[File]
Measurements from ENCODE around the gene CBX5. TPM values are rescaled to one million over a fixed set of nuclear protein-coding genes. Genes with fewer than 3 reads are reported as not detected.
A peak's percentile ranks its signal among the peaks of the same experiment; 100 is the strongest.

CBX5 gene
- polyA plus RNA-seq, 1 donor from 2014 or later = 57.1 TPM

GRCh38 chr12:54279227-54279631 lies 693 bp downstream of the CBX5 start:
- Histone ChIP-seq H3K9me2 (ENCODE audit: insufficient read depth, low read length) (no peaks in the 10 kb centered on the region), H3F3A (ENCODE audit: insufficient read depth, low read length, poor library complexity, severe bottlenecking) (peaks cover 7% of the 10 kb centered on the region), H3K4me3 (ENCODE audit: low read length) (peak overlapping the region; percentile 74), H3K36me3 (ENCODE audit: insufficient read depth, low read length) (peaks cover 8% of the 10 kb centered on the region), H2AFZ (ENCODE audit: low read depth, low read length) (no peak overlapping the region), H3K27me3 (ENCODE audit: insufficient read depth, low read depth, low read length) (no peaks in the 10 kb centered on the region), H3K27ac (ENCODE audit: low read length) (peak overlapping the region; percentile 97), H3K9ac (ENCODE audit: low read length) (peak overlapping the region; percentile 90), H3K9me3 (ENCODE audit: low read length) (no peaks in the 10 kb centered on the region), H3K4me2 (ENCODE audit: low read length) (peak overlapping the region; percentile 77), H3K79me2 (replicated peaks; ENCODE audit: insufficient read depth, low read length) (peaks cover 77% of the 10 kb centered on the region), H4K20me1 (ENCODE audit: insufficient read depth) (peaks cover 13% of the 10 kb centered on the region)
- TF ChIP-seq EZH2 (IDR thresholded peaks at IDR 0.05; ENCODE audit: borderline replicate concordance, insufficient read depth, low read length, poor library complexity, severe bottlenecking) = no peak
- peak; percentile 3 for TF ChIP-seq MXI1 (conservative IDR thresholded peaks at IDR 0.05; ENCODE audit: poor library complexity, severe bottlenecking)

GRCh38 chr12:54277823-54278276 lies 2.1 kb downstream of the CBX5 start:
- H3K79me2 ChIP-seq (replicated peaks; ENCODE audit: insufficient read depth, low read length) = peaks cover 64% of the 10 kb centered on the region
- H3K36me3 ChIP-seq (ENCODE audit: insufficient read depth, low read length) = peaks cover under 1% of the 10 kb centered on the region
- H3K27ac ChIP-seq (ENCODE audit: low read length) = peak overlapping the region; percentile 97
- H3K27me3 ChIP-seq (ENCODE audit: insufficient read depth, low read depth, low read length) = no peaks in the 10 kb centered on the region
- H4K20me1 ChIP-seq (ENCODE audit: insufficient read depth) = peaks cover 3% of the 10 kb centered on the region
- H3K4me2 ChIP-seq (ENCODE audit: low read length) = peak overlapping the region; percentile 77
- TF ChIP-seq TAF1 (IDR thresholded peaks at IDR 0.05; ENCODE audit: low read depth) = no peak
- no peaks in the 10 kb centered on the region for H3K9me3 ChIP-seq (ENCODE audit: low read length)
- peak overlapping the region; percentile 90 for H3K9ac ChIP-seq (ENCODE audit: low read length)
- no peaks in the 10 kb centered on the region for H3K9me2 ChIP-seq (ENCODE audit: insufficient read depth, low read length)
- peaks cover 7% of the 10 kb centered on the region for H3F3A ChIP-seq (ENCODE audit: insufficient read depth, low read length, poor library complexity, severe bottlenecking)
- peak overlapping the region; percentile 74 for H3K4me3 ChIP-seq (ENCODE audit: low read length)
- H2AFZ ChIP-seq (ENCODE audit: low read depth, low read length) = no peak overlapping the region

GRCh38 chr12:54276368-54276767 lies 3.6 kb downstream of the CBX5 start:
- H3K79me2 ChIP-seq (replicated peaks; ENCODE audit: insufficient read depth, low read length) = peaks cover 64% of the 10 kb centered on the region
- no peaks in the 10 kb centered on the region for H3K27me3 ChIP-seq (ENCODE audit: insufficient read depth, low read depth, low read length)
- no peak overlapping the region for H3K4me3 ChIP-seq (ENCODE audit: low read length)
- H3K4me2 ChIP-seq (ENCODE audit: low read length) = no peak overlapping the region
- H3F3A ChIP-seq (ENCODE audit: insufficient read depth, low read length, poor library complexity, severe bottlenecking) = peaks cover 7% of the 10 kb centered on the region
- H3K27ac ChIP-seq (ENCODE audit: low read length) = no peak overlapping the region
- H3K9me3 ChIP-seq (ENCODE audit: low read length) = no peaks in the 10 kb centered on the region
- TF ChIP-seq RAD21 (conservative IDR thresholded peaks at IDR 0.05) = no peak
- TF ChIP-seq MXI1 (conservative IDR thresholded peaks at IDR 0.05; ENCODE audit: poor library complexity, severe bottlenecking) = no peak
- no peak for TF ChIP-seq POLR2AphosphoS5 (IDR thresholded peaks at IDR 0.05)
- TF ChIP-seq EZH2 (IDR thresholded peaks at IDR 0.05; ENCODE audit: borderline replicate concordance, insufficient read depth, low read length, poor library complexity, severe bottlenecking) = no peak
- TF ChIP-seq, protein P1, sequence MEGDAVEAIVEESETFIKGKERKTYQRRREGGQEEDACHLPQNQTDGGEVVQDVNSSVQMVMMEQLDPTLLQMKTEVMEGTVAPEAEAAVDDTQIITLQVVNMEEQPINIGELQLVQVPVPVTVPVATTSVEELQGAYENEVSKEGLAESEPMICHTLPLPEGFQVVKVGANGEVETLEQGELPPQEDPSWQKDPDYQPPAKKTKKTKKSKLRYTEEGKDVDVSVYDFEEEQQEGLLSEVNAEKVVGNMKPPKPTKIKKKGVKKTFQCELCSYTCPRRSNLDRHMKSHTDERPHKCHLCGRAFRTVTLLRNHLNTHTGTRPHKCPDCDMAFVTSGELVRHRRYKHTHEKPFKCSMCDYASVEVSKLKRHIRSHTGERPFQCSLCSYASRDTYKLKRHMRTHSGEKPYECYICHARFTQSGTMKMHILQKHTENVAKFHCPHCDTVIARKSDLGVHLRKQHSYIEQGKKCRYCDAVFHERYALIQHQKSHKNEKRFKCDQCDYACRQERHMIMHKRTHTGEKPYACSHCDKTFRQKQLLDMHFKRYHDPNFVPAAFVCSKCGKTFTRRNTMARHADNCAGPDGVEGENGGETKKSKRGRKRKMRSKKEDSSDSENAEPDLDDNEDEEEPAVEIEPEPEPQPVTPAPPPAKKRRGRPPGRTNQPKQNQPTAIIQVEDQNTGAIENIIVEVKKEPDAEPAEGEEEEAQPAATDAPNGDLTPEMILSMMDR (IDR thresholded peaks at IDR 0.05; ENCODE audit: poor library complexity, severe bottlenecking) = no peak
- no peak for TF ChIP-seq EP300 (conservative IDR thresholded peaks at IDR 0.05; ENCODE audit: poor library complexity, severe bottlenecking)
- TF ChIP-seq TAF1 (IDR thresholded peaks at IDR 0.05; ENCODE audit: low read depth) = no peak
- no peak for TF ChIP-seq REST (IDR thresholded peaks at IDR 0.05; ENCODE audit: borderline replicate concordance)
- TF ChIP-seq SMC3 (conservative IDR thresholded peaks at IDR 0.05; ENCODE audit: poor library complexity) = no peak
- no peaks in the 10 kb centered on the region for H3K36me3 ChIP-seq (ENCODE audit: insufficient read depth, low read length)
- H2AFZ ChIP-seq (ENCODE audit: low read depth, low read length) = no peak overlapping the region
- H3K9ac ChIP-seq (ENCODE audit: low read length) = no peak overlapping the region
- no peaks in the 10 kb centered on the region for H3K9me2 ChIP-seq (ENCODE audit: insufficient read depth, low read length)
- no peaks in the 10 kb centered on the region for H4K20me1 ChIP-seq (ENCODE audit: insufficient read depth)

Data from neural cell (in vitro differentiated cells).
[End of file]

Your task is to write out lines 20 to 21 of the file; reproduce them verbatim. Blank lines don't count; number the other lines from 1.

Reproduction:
- peaks cover 7% of the 10 kb centered on the region for H3F3A ChIP-seq (ENCODE audit: insufficient read depth, low read length, poor library complexity, severe bottlenecking)
- peak overlapping the region; percentile 74 for H3K4me3 ChIP-seq (ENCODE audit: low read length)